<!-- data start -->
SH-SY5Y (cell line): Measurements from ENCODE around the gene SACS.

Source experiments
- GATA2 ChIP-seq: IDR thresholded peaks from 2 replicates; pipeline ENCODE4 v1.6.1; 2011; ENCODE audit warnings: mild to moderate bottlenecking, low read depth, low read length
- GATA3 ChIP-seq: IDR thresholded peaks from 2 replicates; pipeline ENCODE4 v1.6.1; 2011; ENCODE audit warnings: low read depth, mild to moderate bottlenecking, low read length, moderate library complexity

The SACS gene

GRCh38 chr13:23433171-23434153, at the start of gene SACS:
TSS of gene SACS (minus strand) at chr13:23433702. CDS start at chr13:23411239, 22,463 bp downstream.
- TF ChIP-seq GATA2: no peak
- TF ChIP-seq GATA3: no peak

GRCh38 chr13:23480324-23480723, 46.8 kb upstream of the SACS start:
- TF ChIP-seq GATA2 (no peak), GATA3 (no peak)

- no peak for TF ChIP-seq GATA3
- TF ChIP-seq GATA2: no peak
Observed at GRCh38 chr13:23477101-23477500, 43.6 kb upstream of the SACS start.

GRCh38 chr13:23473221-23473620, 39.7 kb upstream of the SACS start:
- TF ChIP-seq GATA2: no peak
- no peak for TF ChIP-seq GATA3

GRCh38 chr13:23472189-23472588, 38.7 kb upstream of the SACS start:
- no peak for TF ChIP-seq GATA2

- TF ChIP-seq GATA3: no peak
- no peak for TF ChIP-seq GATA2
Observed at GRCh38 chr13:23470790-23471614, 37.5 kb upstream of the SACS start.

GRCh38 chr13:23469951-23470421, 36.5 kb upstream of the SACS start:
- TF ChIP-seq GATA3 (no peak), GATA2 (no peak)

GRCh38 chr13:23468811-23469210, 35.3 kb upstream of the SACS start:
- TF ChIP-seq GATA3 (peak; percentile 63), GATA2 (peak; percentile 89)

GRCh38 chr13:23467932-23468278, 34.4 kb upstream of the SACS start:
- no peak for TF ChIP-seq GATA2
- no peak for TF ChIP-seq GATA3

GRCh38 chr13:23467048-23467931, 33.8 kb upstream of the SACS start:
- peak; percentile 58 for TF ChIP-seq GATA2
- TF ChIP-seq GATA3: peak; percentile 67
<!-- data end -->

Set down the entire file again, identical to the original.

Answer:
SH-SY5Y (cell line): Measurements from ENCODE around the gene SACS.

Source experiments
- GATA2 ChIP-seq: IDR thresholded peaks from 2 replicates; pipeline ENCODE4 v1.6.1; 2011; ENCODE audit warnings: mild to moderate bottlenecking, low read depth, low read length
- GATA3 ChIP-seq: IDR thresholded peaks from 2 replicates; pipeline ENCODE4 v1.6.1; 2011; ENCODE audit warnings: low read depth, mild to moderate bottlenecking, low read length, moderate library complexity

The SACS gene

GRCh38 chr13:23433171-23434153, at the start of gene SACS:
TSS of gene SACS (minus strand) at chr13:23433702. CDS start at chr13:23411239, 22,463 bp downstream.
- TF ChIP-seq GATA2: no peak
- TF ChIP-seq GATA3: no peak

GRCh38 chr13:23480324-23480723, 46.8 kb upstream of the SACS start:
- TF ChIP-seq GATA2 (no peak), GATA3 (no peak)

- no peak for TF ChIP-seq GATA3
- TF ChIP-seq GATA2: no peak
Observed at GRCh38 chr13:23477101-23477500, 43.6 kb upstream of the SACS start.

GRCh38 chr13:23473221-23473620, 39.7 kb upstream of the SACS start:
- TF ChIP-seq GATA2: no peak
- no peak for TF ChIP-seq GATA3

GRCh38 chr13:23472189-23472588, 38.7 kb upstream of the SACS start:
- no peak for TF ChIP-seq GATA2

- TF ChIP-seq GATA3: no peak
- no peak for TF ChIP-seq GATA2
Observed at GRCh38 chr13:23470790-23471614, 37.5 kb upstream of the SACS start.

GRCh38 chr13:23469951-23470421, 36.5 kb upstream of the SACS start:
- TF ChIP-seq GATA3 (no peak), GATA2 (no peak)

GRCh38 chr13:23468811-23469210, 35.3 kb upstream of the SACS start:
- TF ChIP-seq GATA3 (peak; percentile 63), GATA2 (peak; percentile 89)

GRCh38 chr13:23467932-23468278, 34.4 kb upstream of the SACS start:
- no peak for TF ChIP-seq GATA2
- no peak for TF ChIP-seq GATA3

GRCh38 chr13:23467048-23467931, 33.8 kb upstream of the SACS start:
- peak; percentile 58 for TF ChIP-seq GATA2
- TF ChIP-seq GATA3: peak; percentile 67